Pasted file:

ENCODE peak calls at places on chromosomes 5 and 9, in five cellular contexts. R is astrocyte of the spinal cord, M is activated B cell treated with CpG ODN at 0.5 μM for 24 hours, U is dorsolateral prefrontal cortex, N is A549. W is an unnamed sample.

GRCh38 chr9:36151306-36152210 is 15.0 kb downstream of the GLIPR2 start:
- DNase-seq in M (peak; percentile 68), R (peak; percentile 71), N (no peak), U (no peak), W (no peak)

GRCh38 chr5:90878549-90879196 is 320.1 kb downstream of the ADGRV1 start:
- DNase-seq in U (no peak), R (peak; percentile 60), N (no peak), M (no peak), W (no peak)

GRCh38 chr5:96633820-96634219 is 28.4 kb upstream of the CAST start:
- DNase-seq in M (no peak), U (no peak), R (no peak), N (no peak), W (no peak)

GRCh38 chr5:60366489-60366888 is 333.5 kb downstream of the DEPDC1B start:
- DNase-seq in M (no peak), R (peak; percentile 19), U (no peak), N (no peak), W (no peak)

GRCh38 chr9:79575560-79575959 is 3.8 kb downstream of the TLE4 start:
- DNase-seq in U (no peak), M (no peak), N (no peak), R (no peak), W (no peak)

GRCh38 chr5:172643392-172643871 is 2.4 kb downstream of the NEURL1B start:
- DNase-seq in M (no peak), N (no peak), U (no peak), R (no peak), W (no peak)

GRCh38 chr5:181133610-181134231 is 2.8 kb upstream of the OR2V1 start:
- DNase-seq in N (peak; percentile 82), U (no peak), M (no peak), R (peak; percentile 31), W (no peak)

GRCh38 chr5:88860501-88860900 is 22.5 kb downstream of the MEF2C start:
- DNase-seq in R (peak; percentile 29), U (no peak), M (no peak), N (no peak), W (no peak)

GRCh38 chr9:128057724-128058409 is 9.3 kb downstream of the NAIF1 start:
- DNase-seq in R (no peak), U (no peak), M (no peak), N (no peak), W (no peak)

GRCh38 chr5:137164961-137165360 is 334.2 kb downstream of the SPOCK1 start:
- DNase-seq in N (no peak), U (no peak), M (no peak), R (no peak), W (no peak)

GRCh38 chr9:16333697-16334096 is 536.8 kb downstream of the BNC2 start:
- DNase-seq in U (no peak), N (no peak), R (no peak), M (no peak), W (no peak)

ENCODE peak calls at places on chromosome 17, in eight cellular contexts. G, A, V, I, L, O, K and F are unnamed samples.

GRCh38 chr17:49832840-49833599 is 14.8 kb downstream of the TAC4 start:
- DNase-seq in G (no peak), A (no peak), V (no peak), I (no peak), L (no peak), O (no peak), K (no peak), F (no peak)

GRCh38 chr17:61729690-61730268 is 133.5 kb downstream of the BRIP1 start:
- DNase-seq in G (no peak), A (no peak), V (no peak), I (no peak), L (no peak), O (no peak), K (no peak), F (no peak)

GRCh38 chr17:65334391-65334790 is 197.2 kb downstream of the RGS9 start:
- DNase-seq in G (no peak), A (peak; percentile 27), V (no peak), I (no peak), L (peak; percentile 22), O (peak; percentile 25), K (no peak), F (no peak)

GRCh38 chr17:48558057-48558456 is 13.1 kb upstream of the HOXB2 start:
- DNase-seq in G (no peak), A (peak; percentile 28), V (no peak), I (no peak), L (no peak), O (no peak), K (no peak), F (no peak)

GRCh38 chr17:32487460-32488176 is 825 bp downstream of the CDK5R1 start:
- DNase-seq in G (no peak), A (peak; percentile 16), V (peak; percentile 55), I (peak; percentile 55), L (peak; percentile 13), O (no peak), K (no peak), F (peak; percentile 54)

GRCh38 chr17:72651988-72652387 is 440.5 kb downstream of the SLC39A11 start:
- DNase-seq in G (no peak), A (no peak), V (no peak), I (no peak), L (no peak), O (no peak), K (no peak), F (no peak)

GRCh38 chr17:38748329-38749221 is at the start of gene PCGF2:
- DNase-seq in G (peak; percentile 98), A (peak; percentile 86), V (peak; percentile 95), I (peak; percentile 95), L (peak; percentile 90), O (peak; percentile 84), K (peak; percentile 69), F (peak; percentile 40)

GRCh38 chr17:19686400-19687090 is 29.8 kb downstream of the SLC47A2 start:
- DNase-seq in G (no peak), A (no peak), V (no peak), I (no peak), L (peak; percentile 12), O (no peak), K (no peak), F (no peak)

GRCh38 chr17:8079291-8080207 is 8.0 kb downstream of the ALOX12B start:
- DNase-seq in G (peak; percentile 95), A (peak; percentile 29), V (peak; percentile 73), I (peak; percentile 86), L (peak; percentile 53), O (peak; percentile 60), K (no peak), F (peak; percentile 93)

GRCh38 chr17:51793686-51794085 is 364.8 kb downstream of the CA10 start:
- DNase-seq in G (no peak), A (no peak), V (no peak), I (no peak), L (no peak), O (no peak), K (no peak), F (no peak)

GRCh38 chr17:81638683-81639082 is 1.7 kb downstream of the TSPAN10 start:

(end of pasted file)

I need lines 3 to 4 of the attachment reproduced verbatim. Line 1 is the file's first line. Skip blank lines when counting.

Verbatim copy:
- DNase-seq in M (peak; percentile 68), R (peak; percentile 71), N (no peak), U (no peak), W (no peak)

GRCh38 chr5:90878549-90879196 is 320.1 kb downstream of the ADGRV1 start: